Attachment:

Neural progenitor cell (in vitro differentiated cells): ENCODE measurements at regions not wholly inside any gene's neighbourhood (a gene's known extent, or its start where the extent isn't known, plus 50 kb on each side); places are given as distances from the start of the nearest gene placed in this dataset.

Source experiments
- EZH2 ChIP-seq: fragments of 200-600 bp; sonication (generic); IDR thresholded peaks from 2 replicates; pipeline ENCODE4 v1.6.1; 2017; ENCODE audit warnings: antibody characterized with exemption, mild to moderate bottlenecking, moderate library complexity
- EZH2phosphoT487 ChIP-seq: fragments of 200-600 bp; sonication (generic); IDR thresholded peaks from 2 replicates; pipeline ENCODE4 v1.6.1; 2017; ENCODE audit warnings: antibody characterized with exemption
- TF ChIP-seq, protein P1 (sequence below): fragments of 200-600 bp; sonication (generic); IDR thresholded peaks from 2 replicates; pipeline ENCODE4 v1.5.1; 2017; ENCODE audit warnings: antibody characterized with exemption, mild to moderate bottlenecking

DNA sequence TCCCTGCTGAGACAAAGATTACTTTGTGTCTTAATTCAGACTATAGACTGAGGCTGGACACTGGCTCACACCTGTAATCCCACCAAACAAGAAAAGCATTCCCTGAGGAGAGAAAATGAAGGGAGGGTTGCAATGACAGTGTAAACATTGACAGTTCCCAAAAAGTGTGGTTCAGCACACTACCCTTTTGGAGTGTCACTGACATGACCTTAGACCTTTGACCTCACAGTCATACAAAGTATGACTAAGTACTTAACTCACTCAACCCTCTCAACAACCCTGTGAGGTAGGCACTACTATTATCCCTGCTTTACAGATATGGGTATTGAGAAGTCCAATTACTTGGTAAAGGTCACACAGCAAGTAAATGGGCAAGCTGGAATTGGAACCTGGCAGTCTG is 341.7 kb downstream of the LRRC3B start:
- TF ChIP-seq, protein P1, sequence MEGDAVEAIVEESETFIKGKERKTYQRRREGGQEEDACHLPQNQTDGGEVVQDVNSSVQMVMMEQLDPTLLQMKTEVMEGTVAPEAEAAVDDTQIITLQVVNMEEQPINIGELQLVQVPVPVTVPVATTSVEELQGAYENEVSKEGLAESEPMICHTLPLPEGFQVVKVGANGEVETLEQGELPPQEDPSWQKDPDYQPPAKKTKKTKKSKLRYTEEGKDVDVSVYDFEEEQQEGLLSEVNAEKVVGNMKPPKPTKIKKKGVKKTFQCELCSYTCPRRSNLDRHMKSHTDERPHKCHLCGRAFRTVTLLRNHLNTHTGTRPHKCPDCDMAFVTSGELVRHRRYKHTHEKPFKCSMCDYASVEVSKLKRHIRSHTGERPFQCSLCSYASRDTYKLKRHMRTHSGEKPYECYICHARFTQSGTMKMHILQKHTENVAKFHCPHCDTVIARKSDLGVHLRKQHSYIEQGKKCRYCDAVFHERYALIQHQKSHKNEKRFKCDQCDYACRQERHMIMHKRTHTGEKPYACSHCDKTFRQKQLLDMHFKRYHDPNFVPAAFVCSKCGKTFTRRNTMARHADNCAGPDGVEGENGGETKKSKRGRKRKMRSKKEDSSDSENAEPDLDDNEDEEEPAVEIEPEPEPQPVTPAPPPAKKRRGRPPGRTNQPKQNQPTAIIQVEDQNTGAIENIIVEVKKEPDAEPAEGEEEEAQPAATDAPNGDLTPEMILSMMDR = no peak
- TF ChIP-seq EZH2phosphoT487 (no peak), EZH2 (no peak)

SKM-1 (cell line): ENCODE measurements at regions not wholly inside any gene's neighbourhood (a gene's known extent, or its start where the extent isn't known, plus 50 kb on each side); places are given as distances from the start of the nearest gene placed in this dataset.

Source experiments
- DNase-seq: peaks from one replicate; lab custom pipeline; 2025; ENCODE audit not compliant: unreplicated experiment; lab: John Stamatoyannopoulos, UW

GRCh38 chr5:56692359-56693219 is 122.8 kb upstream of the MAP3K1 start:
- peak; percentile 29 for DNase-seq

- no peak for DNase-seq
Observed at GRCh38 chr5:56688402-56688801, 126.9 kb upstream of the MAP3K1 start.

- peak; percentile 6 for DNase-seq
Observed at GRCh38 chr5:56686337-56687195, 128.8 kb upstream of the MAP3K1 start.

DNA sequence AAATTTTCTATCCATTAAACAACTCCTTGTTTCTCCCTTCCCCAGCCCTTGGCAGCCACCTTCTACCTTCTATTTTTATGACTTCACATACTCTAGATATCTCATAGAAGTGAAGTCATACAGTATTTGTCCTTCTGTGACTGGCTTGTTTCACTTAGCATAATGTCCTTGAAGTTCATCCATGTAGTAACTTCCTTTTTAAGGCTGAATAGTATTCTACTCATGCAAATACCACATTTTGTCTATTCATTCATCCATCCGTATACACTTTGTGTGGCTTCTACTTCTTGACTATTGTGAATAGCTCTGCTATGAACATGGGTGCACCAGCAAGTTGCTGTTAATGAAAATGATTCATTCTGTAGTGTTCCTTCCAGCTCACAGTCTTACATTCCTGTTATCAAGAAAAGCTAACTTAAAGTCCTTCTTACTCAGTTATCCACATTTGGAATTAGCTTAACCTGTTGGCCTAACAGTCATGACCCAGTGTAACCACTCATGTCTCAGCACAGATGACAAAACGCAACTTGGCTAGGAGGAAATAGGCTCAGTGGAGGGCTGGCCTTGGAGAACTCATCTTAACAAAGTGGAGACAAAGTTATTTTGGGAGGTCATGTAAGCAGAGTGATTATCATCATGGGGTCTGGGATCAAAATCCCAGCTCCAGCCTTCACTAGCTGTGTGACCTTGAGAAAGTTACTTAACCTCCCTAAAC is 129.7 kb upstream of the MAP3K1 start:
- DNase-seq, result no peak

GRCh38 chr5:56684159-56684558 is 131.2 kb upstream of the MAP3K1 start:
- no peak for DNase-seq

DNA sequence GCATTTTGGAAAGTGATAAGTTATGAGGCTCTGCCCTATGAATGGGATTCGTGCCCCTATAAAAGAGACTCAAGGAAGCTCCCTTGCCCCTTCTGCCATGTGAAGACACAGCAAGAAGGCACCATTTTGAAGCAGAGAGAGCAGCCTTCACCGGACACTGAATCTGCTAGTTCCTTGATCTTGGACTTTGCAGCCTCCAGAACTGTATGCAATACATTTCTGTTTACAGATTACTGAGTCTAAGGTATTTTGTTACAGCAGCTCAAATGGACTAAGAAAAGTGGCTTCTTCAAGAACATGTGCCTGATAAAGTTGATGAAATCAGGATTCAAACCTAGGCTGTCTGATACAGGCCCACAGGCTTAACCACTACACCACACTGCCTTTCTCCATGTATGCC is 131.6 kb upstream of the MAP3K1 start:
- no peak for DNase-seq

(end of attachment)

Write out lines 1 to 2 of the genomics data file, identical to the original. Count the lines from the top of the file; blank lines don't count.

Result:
Neural progenitor cell (in vitro differentiated cells): ENCODE measurements at regions not wholly inside any gene's neighbourhood (a gene's known extent, or its start where the extent isn't known, plus 50 kb on each side); places are given as distances from the start of the nearest gene placed in this dataset.

Source experiments